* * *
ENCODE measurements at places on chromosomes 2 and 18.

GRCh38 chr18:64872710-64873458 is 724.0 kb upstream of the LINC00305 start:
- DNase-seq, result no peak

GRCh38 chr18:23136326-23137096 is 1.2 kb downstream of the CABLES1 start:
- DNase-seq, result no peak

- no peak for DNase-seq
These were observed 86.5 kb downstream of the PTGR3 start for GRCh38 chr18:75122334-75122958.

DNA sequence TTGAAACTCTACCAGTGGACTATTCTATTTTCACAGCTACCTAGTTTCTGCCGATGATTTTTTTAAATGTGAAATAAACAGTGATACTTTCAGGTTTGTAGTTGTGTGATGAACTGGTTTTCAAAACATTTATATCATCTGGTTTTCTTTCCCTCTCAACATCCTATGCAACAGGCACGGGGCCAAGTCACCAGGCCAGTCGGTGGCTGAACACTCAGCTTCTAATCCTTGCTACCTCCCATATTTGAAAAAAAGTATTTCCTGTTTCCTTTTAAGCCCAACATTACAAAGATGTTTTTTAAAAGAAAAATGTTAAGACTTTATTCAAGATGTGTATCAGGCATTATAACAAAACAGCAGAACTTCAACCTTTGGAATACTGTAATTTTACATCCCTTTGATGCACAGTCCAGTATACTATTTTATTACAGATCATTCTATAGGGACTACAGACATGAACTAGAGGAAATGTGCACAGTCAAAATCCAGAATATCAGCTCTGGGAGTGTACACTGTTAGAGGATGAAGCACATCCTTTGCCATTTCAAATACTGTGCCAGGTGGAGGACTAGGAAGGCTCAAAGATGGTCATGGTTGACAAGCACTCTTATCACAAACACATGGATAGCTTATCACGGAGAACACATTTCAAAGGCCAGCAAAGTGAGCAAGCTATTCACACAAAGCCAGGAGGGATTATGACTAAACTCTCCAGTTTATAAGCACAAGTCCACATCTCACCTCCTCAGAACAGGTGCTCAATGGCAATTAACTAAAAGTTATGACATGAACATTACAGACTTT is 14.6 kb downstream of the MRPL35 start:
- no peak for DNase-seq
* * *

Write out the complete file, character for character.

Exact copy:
ENCODE measurements at places on chromosomes 2 and 18.

GRCh38 chr18:64872710-64873458 is 724.0 kb upstream of the LINC00305 start:
- DNase-seq, result no peak

GRCh38 chr18:23136326-23137096 is 1.2 kb downstream of the CABLES1 start:
- DNase-seq, result no peak

- no peak for DNase-seq
These were observed 86.5 kb downstream of the PTGR3 start for GRCh38 chr18:75122334-75122958.

DNA sequence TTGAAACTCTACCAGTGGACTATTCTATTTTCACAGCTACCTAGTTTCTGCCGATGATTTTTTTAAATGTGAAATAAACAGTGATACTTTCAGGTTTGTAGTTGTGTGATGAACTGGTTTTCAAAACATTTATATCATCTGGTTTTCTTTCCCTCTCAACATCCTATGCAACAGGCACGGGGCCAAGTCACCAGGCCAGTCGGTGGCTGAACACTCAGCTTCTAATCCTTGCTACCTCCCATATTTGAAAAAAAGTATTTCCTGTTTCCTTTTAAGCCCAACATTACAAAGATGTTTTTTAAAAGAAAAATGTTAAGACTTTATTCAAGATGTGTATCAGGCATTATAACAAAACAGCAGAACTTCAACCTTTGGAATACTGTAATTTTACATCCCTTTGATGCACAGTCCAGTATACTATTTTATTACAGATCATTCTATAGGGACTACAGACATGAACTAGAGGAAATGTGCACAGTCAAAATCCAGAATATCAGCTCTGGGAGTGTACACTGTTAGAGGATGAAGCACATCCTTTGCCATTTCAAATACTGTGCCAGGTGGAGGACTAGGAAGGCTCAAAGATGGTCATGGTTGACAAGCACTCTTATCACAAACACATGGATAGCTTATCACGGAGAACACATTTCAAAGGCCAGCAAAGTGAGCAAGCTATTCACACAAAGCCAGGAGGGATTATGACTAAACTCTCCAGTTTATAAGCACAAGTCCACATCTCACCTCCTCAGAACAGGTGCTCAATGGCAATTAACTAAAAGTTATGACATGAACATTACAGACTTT is 14.6 kb downstream of the MRPL35 start:
- no peak for DNase-seq